With regard to the house he said that it was on land he had inherited from his mother, and if the girls wanted the house they could buy it ( gosiame aba kumule gaise ya ga mmaabo ba tsamaye).
WHAT WOULD YOU DO IF YOU WERE THE JUDGE?
- Grandma Kala had good intentions to build and house the orphans who were used to good accommodation in town. She had not thought she would soon die.
- Mma Kala was not wrong per se to buy cattle and invest on behalf of the orphans.
- Mma Kala’s bank account which carried money from Kala’s terminal benefits was taken over by her eldest son, who became the girls’ caretaker.
- Nchi felt left out of the game and considered Petso a thief.
- Same feels there was gross unfairness from the beginning. Their mother’s money should have been kept for them.
- But how else could Petso manage to raise them as this was long before the introduction of food baskets for orphans?
It was not easy to agree with Same and accuse Petso of greed and theft.
In judgment I had to acknowledge that Petso did a good thing to raise the girls to a point where they were both working for themselves. It takes a lot of sacrifice to do so. I call it a labour of love to which there is no price (Rato losa duelweng).
In the end Petso was ordered to surrender the cattle to his nieces, but they were in-turn to give him some beasts in thanks giving (go tlhapisa matsogo) because of what he had done in rearing the cattle. It would not be justice for Petso to be ordered to go empty handed.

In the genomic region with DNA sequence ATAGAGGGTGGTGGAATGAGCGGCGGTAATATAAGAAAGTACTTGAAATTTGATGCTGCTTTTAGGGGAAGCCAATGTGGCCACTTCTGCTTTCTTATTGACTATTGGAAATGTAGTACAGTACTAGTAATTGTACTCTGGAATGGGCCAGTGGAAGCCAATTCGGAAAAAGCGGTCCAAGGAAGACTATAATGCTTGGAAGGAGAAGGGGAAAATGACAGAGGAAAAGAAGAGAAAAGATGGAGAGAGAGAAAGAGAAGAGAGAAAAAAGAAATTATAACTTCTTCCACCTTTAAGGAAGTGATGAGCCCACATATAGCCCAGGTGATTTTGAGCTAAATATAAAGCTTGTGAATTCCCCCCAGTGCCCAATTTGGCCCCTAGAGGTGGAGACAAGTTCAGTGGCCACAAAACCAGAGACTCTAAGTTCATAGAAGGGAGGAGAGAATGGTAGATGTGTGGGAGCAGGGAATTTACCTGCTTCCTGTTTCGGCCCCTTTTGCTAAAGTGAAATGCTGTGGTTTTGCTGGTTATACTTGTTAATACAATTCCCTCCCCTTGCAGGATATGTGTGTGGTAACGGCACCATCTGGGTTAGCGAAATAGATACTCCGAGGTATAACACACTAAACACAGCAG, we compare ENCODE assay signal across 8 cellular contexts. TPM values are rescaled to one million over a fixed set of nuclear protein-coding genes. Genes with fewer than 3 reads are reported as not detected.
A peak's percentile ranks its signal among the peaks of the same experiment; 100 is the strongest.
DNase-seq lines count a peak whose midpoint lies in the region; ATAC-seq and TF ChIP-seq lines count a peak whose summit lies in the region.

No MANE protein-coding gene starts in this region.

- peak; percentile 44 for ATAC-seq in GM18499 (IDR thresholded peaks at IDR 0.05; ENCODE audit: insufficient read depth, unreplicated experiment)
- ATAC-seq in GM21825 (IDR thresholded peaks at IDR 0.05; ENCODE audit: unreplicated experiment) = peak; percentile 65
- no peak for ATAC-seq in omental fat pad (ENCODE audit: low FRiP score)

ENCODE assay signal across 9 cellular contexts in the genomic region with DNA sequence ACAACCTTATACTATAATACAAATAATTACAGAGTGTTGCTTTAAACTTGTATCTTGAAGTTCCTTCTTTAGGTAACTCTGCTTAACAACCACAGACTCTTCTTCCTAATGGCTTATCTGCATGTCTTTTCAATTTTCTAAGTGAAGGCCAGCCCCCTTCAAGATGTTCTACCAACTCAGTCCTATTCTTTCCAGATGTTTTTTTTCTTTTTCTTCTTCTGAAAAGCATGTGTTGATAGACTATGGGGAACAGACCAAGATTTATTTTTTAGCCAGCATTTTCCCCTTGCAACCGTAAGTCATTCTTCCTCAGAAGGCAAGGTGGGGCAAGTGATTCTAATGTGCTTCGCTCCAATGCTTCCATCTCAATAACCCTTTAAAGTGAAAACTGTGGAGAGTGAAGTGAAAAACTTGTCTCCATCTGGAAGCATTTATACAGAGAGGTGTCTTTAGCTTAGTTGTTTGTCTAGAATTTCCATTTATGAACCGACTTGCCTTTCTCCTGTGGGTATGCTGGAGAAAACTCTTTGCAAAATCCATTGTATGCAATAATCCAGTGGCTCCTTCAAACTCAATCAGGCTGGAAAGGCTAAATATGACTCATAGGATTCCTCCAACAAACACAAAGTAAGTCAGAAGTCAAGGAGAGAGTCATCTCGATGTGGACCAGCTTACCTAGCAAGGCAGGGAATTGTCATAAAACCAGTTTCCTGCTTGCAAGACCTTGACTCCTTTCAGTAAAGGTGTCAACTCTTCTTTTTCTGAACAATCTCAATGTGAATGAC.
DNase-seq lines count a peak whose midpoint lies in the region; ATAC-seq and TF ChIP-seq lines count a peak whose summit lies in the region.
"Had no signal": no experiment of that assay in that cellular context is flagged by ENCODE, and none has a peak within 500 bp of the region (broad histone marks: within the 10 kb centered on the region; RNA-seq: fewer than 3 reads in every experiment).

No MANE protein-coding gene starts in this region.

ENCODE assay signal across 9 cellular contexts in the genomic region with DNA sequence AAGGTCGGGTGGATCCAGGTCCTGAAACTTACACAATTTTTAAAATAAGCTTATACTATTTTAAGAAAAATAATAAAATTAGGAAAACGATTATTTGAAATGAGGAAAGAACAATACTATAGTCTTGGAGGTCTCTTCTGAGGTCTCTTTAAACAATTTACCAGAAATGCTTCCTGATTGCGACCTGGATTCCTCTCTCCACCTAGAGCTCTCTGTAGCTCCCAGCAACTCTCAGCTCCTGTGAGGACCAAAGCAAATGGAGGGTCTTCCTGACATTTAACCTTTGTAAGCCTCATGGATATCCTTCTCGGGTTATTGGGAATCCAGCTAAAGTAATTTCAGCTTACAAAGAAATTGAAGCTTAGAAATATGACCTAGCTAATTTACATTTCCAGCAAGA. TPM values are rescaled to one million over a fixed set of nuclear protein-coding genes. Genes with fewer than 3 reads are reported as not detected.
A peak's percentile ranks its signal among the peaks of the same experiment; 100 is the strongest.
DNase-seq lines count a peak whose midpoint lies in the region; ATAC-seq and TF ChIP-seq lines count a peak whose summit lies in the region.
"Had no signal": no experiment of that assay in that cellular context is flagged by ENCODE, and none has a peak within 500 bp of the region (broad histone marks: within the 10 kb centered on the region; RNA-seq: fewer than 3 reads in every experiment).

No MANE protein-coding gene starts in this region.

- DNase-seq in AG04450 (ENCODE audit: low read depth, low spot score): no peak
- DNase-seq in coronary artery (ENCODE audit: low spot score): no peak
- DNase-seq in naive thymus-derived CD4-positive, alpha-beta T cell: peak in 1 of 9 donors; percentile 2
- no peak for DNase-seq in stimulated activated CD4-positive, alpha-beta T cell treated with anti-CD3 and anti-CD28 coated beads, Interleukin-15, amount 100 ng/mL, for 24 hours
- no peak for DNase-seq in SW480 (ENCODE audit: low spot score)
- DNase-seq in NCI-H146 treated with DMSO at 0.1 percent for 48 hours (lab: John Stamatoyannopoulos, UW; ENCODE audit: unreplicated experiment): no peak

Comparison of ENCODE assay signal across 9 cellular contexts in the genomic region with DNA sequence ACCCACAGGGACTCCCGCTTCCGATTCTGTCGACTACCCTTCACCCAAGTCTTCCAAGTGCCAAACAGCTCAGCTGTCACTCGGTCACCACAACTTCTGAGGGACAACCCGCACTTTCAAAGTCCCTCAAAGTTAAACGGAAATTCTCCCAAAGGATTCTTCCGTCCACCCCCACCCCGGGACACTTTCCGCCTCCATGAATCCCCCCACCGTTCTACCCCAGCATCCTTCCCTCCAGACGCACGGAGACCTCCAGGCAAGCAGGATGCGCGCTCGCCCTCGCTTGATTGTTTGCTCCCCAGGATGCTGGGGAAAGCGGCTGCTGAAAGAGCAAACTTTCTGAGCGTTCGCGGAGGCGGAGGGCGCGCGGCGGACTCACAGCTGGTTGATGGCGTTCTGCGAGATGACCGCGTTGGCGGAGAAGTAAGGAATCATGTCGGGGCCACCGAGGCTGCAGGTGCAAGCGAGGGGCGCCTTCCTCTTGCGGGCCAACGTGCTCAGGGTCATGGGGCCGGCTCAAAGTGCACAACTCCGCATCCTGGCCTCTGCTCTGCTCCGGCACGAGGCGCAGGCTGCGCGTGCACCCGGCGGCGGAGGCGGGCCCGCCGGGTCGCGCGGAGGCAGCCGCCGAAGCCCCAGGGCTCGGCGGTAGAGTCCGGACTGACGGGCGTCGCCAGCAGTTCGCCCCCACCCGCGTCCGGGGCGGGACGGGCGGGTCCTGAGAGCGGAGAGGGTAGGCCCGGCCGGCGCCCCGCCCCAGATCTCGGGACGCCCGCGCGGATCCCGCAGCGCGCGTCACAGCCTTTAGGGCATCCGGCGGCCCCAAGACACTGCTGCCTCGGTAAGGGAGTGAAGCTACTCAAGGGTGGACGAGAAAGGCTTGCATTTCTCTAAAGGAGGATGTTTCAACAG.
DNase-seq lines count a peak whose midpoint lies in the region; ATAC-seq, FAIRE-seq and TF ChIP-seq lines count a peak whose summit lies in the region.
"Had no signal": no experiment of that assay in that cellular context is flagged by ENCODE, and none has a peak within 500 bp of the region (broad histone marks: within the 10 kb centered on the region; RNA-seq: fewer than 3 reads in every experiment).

Petso was ordered to compensate the girls for the house he wished to keep for his family. The house had to be valued and Petso would then compensate the orphans, but the compensation should take into account that they grew up in the house. The girls had benefited from having a roof over their heads and had received good care from uncle Petso. When all was said and done I asked Same if she would be happy to have all the things she demanded and loose the love and attachment of an uncle who had protected them for all those years. Same wept and said it was Nchi who had encouraged her to drag her uncle to court.
There is a strand of ingratitude and jealousy in this story. In every human being there is an element of good, and it is better to reflect on the good that people have done for you before you shut the door in their face.